Stockpiles can generate quick cashflow and can finance future projects. Learn more here about the many benefits of these assets.
When mining companies acquire previously mined projects, stockpile resources may be left over from the previous operator at the surface or underground.
Stockpiles may contain mineable resources, and when they do there are many benefits to production, as income generated from stockpiles can help fund further exploration, infrastructure and production initiatives.
Standard stockpiles are the most generic type of stockpile, and are made by standard bucket loading and dumping techniques. Ramp stockpiles are constructed and piled high using a narrow ramp and are optimal for storing large amounts of material in a very limited area. A third common type of stockpile is a bin stockpile. Materials are stored in a row of three-sided bins enclosed inside hard walls. Bin stockpiles are often the best way to keep types of materials separate from each other.
Aside from being one of the most efficient ways to restart a project, stockpiles are an effective way to store large quantities of material. One of the first steps a company takes when discovering a stockpile is assessing the economic value of the leftover resource, and the geological factors that determine the potential viability of the resource.
Drilling and density-sensing equipment is used to determine the density of the material. Density data is then used to calculate the overall tonnage of the stockpile. But due to their irregular shape, stockpiles are hard to measure, especially from the ground. In recent years, drone photography and laser-based measuring have become popular ways to collect stockpile data and manage inventory.
Of the 40 largest mining companies profiled in PWC’s mining report for 2015, nearly half use drone photogrammetry software as part of their mining workflow. This method of measuring volumes, managing inventory and providing future data allows for a more accurate assessment of stockpile resources.
Stockpile projects can finance future exploration
Stockpile mining projects can cover all types of metals and minerals. One of the largest uranium mines in the world is a stockpile mining project at Australia’s Ranger mine, operated by Energy Resources of Australia (ASX:ERA). In 2017, the company produced 2,294 tonnes of uranium oxide from stockpiled ore.
Kirkland Lake, Ontario is the site of the Mirado mine and the Mirado Mine Stockpile Project, which is operated by Orefinders Resources (TSXV:ORX). The company recently announced that the Mirado Mine Stockpile Project is considered economically viable, with a 158 percent internal rate of return with a payback on capital after seven months.
The build up of a stockpile requires careful treatment to ensure the right grade is correctly modelled, and that the right value of the stockpile is reported on balance sheets. When calculated properly, companies like Vangold Mining (TSXV:VAN,OTCMKTS:VGLDF) can use potential revenue from stockpile resources to help finance further exploration and production.
Vangold is a development-stage silver and gold company focused on bringing the Mexican El Pinguico mine to near-term production with its stockpile mining project.
“The El Pinguico mine is a historic high-grade producer, possessing in-situ high-grade silver and gold mineralization with accessible mining infrastructure to a depth of up to 700 meters, to be confirmed by drilling,” said Cameron King, Vangold’s president and CEO. “The completion of a base-case development scenario will be a significant milestone in understanding the available economics of the stockpiles and cost related in new mine development.”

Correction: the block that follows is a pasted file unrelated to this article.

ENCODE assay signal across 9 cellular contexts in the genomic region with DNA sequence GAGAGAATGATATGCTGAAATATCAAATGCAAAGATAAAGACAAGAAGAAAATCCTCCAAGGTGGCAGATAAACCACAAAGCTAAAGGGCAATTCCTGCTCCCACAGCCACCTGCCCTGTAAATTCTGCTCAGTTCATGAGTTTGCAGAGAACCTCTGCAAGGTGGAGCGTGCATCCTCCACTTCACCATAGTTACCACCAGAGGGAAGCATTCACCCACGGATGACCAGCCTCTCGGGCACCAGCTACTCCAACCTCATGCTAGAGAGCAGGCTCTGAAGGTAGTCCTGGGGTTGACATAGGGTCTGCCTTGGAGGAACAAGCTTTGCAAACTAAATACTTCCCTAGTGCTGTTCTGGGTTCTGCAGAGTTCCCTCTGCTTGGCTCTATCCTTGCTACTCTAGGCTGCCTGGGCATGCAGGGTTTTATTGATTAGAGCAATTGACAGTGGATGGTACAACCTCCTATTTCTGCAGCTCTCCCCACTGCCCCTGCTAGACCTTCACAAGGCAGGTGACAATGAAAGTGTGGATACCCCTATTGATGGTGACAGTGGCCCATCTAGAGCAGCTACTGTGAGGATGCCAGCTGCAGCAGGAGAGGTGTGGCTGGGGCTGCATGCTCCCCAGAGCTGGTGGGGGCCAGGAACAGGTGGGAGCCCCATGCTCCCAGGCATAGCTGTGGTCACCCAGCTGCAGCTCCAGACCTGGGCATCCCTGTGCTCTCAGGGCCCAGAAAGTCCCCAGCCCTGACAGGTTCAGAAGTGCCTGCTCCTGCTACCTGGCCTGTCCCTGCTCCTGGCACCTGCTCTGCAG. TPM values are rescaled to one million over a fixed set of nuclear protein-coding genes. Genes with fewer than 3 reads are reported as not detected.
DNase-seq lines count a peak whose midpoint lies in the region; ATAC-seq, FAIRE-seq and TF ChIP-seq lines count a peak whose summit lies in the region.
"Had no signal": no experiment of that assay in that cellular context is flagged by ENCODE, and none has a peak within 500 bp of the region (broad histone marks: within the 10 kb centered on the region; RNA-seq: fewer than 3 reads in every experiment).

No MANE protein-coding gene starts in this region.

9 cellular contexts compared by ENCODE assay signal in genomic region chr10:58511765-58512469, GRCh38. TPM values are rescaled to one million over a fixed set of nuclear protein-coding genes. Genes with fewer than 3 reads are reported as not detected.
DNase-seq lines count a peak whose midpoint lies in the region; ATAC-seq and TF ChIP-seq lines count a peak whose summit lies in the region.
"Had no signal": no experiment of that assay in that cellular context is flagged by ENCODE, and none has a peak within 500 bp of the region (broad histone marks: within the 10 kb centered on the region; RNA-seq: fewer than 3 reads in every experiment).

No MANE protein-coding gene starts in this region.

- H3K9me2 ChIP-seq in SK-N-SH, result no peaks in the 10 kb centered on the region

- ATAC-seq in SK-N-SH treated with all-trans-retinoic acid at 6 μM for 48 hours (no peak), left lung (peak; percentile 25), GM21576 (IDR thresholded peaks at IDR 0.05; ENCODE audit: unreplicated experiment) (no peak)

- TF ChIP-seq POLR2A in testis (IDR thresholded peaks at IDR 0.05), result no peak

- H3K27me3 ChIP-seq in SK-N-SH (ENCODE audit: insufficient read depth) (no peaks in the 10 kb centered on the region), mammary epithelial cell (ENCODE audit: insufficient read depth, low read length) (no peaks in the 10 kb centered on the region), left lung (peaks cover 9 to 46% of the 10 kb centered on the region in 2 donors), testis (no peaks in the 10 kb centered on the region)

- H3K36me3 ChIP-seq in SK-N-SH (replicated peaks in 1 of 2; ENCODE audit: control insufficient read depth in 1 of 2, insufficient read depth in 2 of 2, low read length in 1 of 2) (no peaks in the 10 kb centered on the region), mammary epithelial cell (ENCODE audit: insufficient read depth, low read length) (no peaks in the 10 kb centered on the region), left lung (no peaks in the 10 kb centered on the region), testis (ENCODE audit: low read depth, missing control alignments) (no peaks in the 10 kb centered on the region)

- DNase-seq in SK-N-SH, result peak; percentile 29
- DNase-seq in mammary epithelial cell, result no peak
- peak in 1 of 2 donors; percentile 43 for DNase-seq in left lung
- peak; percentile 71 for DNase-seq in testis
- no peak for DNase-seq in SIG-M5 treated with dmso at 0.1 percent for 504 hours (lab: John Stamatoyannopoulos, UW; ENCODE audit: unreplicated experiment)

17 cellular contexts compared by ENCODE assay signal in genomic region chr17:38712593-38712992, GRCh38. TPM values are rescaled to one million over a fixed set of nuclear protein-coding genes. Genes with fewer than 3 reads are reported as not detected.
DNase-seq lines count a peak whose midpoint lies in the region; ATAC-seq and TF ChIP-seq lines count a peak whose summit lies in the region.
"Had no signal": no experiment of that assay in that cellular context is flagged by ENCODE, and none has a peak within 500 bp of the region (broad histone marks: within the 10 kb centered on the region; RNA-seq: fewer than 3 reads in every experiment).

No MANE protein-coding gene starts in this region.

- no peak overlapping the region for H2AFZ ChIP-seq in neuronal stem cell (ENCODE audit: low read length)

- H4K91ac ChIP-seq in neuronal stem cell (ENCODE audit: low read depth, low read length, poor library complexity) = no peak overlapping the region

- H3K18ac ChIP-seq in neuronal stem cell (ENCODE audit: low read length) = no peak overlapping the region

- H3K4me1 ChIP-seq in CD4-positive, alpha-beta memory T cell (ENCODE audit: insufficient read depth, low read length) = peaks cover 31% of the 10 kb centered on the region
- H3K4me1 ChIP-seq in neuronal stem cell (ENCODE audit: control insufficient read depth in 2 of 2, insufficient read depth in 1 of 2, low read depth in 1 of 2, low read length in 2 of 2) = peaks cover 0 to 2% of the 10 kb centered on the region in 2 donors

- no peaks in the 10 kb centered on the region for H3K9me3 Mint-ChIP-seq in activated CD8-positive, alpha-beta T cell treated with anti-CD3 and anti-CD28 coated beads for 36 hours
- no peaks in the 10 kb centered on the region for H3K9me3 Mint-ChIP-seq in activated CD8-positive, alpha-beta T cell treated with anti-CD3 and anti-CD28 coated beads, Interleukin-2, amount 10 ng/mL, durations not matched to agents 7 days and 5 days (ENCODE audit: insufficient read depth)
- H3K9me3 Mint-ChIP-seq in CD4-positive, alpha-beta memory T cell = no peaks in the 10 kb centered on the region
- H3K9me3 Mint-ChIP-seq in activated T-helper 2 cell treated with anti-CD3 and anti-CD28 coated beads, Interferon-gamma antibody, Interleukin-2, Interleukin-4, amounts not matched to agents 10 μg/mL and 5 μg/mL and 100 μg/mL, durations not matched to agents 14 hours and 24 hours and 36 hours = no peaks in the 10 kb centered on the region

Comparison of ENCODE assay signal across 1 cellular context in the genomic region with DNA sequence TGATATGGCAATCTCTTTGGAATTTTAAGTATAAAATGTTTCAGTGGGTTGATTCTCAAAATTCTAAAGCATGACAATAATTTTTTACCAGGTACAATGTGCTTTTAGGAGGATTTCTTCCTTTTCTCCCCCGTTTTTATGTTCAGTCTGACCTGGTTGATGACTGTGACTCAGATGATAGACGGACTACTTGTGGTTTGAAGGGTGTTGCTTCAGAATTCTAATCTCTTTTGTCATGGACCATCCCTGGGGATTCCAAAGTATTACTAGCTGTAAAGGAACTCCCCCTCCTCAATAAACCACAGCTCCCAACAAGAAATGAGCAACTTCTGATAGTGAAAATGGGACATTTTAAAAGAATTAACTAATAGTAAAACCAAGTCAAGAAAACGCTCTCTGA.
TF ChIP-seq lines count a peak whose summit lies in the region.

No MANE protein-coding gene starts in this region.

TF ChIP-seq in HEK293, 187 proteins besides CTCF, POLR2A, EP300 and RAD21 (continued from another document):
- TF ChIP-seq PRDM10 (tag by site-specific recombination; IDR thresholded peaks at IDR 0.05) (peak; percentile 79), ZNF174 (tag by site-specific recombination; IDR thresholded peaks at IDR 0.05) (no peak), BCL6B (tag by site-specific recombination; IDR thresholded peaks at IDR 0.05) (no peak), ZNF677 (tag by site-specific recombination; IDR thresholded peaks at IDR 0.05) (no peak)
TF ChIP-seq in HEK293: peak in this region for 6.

Unlike traditional mining projects, El Pinguico is unique in that it has over 700,000 tonnes of stock ore at surface and underground remaining from historical mining done on the property in the early 1900s. This includes a 200,000-tonne waste pile with an average grade of 2 g/t gold equivalent. While that is considered economically interesting at the current gold price, production cut-off grade was 15 g/t gold, making anything below that value waste.
The mine was in production from 1908 to 1913, and is reported to have produced more 2.3 million ounces of silver within 16 months across 1908 and 1909. The mine closed down due to the Mexican Revolution, leaving the 700,000 tonnes of stockpiled ore. Today, the mine is easily accessed by roads and highways and is in close proximity to mining infrastructure, water and power sources.
2017 assay results for the underground stockpile include results of 3.78 g/t gold and 558 g/t silver over 2.75 meters and 15.7 g/t gold and 1,475 g/t silver over 2 meters. Following further drilling on the area and the development of an NI 43-101 inferred resource and preliminary economic assessment, the company expects to begin production in 2019, following environmental assessments, the development of a PEA and ensuring the safety of the mine’s infrastructure.
“There is a lot of cash in these rocks,” King said. “In the early 1900s, the miners were only mining ore that was 15 equivalent grams gold per tonne. The cut-off grade was 15 grams because gold at the time was US$20 per ounce, and so anything below that grade was uneconomic. With prices as they are now, the 200,000-tonne surface waste pile is much more economic.”
What investors should look for
A company operating a stockpile mining project is positioned to generate cashflow by producing resources from a stockpile. Since the costly step of mining has already taken place, the company can focus on assessing the value of the resource as well as establishing a market for its future product.
Investors can benefit when a company processes stockpile resources with a quick, low-cost mining operation.
This article was written according to INN editorial standards to educate investors.